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Greg Sabin

Food Writer

About This Author

Greg Sabin is a nationally published food writer, actor, improvisational comedian, banjo player and financial planner. He does not wear hats.

Articles by this author

Moveable Feasts

When Bandera closed five years ago, it was a gut punch to the Arden Arcade dining scene. But here we are, and local restaurateurs Brian and Susan Bennett filled the void at Howe Avenue and Fair Oaks Boulevard.

Their restaurant, Bennett’s American Cooking, stepped into the Bandera location with steaks and seafood, wine and cocktails, and an upscale, casual vibe.

Decades ago, I enjoyed the garish atmosphere of Chinois at the same site. Mirrored walls, a dimly lit room, and 1980s hues of salmon and gray suggested a Euro disco could erupt at any moment. The scene spoke to a place and time. It was contemporary fun compared to its rival across the street, Ming Tree.

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Burgers Plus

Willie’s, the Sacramento burger institution, is a three-restaurant, two-generation juggernaut that has kept thousands of locals well fed and happy for three decades. Opened in 1991, with one small Downtown location, the brand grew. Now each Willie’s has its own identity and owner.

The original location, 16th and Broadway, is a boisterous gem. Slinging Willie’s signature burgers (hammers) and chili burgers (slammers) late into the night, the spot is a magnet for after-concert goers, restaurant workers and hungry neighbors.

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All In The Family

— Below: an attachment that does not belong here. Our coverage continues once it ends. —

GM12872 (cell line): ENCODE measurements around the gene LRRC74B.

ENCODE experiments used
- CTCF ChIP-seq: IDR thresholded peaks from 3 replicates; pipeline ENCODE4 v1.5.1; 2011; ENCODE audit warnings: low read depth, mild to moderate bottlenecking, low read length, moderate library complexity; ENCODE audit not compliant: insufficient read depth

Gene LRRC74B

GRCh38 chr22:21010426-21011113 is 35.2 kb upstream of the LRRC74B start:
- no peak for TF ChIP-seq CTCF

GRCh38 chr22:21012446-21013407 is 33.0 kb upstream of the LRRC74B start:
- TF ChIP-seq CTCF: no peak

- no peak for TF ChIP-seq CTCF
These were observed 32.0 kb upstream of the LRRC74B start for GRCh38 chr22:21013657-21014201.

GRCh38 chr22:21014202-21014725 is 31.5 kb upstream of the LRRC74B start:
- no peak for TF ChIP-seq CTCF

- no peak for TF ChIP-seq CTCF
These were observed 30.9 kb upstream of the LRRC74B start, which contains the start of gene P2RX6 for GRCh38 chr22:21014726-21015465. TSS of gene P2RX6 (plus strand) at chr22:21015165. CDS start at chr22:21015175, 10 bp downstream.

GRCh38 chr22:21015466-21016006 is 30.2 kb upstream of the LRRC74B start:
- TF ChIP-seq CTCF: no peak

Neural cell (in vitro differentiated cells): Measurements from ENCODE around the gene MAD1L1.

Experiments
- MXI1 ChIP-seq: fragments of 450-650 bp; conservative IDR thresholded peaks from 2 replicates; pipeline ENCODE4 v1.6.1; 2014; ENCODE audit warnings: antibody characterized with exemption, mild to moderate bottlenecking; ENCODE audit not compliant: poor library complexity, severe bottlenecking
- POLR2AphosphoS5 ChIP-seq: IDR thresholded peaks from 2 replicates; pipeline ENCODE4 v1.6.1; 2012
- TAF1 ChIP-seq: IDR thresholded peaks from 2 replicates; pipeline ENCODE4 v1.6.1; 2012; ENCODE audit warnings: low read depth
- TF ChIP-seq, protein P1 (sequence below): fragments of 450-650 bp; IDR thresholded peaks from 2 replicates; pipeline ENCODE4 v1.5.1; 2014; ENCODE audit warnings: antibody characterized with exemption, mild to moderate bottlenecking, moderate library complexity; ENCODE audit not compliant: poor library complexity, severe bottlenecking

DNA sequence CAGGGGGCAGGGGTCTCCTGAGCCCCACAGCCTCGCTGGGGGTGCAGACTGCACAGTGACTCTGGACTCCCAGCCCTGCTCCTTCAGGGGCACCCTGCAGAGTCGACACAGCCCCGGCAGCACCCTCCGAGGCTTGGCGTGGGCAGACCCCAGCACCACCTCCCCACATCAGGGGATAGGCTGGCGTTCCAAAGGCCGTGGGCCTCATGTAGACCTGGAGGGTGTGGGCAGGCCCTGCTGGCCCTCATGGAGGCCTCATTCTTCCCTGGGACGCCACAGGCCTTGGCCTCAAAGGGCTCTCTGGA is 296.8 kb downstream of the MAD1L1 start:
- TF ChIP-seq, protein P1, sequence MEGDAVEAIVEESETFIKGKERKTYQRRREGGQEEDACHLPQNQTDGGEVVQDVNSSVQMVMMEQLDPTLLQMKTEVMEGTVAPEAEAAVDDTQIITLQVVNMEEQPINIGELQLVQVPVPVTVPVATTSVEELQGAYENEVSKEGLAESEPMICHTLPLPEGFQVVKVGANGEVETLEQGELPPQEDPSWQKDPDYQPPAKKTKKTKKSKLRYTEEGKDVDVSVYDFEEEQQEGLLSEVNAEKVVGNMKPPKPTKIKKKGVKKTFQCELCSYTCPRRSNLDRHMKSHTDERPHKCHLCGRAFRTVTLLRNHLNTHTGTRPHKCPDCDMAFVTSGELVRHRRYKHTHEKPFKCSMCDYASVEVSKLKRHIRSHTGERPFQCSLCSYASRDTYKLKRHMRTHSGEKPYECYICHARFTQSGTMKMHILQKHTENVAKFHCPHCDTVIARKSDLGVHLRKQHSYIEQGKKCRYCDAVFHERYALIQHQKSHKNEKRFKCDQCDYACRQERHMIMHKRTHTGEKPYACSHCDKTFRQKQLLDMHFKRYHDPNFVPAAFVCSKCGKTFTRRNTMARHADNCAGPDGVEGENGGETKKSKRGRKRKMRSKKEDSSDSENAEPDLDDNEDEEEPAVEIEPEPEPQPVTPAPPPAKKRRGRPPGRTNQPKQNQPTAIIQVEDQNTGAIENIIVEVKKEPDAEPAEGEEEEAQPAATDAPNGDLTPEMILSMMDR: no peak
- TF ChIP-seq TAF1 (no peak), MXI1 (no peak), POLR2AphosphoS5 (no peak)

Odds are you’ve driven by Adamo’s Kitchen without knowing it. The tiny Italian restaurant at P and 21st streets in Midtown doesn’t stick out, and that’s how owners Chiara and John Adamo want it. Theirs is a neighborhood joint with just enough seats for those in the know.

Opened in the summer of 2014—“I only remember because we doodled our names and date in the soft concrete when we were renovating” Chiara tells me—Adamo’s was not a restaurant that aimed for a big splash.

Yet, through nine years of hard work and considerable skill, the Adamo family curated passionate patrons who come from near and far for handmade pastas, all-day sauces, and the Mama and Nona recipes that fill the menu.

John and Chiara Adamo, father and daughter, never owned or ran a restaurant before, but it was something they always wanted to do. When brother and son Polo returned in 2016 from cooking at Gary Danko, one of San Francisco’s most prestigious restaurants, the family operation was complete.

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C’est Splendide

No restaurant around Sacramento is quite like Franquette, the French-inspired bistro in West Sac’s Bridge District. Combining French dishes, coffee and wine with a California casualness, this year-old business fills missing pieces in the local culinary scene.

But first a question. Where have all the French restaurants gone? Look around and you need one hand to count the places focused on Gallic gastronomy. Arden-Arcade’s Plan B Restaurant is a standout with its insanely good mussels. A few others might come to mind.

But since the closure of Café Rolle in 2019, and given the popularity and trendiness of foods from previously overlooked cuisines, French cooking isn’t having a moment.

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Seeds Of Tomorrow

On a winter’s afternoon, golden light casts shadows over a fence that marks the Harper Junior High School garden. I walk with Meghan Covert Russell, executive director of the Davis Farm to School program, and Garry Pearson, who coordinates garden volunteers. Green tips and soft leaves of garlic, spinach, beets, sugar snap peas, broccoli, radishes and cauliflower unfold on the ground.

As we walk the garden rows, wider than normal to allow access, Pearson says he sees kids with their counselors come to the garden to “just veg out.” Covert Russell explains how the garden, “especially after COVID, connects students to each other and their school sites again. They get their hands dirty, and have the best time pulling weeds.”

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